A senior at DLHS, Lindquist is taking her second turn at choreographing the annual fall musical; her first try was last year’s production of “Footloose.”

“This show is a lot different from ‘Footloose,’” she said. “Being that the musical is set in the 1930s, I had to do a lot more research for it. But it’s been so much fun. I love everything about everything in it.”

She said that it’s a running joke amongst her and the other “Follies Girls” in the show that “we should have been born in this era.”

“We play showgirls,” she explained. “There’s a lot of big, flashy movement, a lot of showing off. There are moments during rehearsal when we just burst out laughing.”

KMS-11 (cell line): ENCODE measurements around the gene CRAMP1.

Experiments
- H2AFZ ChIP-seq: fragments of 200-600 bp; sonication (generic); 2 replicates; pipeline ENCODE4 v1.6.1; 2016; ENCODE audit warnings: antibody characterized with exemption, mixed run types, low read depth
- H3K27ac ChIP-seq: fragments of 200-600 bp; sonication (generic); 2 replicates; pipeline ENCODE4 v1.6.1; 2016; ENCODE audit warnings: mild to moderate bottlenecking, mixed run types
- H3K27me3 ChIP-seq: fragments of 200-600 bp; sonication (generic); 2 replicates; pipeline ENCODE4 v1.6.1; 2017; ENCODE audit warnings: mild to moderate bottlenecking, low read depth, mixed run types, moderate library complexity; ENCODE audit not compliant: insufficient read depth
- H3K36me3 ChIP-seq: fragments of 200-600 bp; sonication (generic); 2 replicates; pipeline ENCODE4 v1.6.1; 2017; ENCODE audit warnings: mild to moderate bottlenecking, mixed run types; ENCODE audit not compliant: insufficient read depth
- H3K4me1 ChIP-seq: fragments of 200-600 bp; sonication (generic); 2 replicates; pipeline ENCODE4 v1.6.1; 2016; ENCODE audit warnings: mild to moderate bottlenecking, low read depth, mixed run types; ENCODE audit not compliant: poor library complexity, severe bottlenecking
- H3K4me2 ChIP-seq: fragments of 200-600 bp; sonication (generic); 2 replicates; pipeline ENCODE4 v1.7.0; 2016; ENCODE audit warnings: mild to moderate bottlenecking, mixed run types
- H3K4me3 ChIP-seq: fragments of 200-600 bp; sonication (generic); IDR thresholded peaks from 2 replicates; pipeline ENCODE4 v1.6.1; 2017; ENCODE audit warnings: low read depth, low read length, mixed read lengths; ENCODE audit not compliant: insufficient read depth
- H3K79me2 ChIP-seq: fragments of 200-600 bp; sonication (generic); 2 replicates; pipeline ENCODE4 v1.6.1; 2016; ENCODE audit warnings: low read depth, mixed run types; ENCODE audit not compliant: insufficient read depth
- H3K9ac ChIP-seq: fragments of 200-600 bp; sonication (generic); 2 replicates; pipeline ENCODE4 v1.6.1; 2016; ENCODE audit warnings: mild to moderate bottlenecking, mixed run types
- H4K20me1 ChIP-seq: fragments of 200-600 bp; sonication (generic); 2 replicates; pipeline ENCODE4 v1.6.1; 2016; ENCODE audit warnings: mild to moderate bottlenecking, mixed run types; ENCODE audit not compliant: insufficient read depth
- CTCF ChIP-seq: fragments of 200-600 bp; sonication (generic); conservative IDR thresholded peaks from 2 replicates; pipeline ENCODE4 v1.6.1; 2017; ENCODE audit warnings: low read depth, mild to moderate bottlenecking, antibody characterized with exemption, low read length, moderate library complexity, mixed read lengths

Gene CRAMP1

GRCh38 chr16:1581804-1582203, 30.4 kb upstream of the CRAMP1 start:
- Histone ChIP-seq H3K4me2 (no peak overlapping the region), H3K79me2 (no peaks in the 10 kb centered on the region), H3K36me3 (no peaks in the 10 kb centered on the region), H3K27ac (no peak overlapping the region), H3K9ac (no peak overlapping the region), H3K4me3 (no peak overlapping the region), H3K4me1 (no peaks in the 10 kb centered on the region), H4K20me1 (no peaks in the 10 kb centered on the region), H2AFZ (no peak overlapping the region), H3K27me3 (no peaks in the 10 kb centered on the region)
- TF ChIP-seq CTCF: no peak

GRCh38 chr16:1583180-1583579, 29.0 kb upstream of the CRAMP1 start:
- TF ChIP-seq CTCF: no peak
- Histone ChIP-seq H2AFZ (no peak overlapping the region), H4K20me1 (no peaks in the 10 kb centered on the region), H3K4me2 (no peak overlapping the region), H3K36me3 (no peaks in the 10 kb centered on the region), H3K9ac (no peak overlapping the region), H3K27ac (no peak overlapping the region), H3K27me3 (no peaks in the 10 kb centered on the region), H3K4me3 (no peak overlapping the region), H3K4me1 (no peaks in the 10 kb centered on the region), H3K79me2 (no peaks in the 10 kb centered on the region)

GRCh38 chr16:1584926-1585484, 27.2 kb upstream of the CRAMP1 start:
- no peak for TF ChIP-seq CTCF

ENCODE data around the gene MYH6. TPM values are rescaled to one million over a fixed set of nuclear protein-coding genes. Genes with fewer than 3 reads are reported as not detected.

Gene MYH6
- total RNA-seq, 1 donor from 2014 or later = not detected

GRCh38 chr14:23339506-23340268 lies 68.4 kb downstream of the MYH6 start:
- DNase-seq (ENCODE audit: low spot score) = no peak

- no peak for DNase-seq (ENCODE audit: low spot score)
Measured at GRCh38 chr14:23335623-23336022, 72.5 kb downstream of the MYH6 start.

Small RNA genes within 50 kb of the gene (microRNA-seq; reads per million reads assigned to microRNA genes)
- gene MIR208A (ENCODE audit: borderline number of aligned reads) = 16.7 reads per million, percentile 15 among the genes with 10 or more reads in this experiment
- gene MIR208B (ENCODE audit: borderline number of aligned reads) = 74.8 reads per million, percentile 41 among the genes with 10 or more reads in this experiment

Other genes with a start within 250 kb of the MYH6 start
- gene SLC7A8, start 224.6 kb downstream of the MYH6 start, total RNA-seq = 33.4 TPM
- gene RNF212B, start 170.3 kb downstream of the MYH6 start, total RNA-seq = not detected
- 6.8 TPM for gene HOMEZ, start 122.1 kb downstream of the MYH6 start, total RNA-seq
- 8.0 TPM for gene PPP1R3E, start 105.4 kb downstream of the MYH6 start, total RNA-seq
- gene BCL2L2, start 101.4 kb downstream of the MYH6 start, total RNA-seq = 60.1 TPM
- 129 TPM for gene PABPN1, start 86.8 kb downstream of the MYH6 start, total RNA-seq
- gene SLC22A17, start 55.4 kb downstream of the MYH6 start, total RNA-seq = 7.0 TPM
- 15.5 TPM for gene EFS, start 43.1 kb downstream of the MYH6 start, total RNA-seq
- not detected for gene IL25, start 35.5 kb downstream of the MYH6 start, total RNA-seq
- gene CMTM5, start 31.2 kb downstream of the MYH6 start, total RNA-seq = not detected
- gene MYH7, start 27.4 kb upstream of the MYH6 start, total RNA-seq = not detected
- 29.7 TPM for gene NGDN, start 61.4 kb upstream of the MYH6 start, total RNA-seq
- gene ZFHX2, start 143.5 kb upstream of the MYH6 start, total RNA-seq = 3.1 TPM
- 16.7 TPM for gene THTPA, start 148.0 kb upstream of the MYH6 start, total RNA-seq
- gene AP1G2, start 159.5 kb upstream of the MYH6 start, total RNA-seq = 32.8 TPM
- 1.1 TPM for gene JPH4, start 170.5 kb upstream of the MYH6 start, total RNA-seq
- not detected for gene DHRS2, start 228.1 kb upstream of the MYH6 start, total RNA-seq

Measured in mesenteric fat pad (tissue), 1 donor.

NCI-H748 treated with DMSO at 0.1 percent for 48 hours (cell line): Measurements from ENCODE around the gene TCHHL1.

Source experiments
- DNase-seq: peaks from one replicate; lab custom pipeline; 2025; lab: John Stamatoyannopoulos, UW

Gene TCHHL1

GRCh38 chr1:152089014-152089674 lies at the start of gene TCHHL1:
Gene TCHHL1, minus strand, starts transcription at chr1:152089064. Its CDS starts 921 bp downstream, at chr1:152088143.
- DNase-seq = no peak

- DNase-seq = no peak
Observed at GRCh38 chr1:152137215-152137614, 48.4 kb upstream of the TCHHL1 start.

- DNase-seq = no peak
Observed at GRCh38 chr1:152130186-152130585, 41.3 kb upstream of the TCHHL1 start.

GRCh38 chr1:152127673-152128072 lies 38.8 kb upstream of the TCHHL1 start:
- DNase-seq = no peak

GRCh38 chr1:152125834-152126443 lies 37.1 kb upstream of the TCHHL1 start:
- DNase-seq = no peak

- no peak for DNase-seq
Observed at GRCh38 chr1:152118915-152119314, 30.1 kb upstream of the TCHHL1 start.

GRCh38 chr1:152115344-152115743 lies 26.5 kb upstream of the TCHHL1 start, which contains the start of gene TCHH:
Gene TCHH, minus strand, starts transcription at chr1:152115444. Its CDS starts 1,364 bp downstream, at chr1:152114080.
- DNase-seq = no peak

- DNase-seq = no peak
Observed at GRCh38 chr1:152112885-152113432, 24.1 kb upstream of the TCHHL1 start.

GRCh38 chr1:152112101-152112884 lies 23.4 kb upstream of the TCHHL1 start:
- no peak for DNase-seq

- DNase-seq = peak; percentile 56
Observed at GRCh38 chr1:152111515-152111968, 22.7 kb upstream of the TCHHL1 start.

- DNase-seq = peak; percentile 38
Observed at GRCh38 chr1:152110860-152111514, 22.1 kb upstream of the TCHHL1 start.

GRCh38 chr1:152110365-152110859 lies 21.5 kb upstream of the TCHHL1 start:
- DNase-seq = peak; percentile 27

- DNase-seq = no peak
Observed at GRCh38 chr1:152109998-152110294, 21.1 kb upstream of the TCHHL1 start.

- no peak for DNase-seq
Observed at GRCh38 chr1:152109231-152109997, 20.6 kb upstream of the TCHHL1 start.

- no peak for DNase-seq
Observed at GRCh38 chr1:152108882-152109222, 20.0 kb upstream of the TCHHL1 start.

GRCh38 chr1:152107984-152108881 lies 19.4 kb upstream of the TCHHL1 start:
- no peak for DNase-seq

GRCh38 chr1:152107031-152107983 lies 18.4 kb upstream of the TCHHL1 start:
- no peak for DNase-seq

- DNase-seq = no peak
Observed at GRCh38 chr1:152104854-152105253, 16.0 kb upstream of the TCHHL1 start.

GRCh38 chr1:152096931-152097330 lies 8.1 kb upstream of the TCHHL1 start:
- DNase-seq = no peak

Lindquist, a 14-year veteran of Center Stage Dance Academy, has aspirations of being a professional dancer; choreographing a big dance show like this will really help her achieve that goal, Larson noted.

It’s also a good career stepping stone for stage manager Frankie Hutchinson, who said she has plans of going into the music production industry.

“I like being behind the scenes,” she explained.

“She locates props, actors, changes out their mic packs — there are just a multitude of things,” Larson said, adding that it would be impossible for her to continue to do big musicals like this without the talent she gathers behind the scenes, as well as on stage.

“Crazy for You” opens on Thursday, Oct. 31, at 7:30 p.m., on the stage of George Simson Auditorium at Detroit Lakes Middle School.

Additional performances are set for 7:30 p.m. on Nov. 1, 7 and 8, with a Sunday matinee at 3 p.m. on Nov. 3. Tickets are $10, and may be purchased at Central Market or at the door.

Follow Detroit Lakes Newspapers reporter Vicki Gerdes on Twitter at @VickiLGerdes.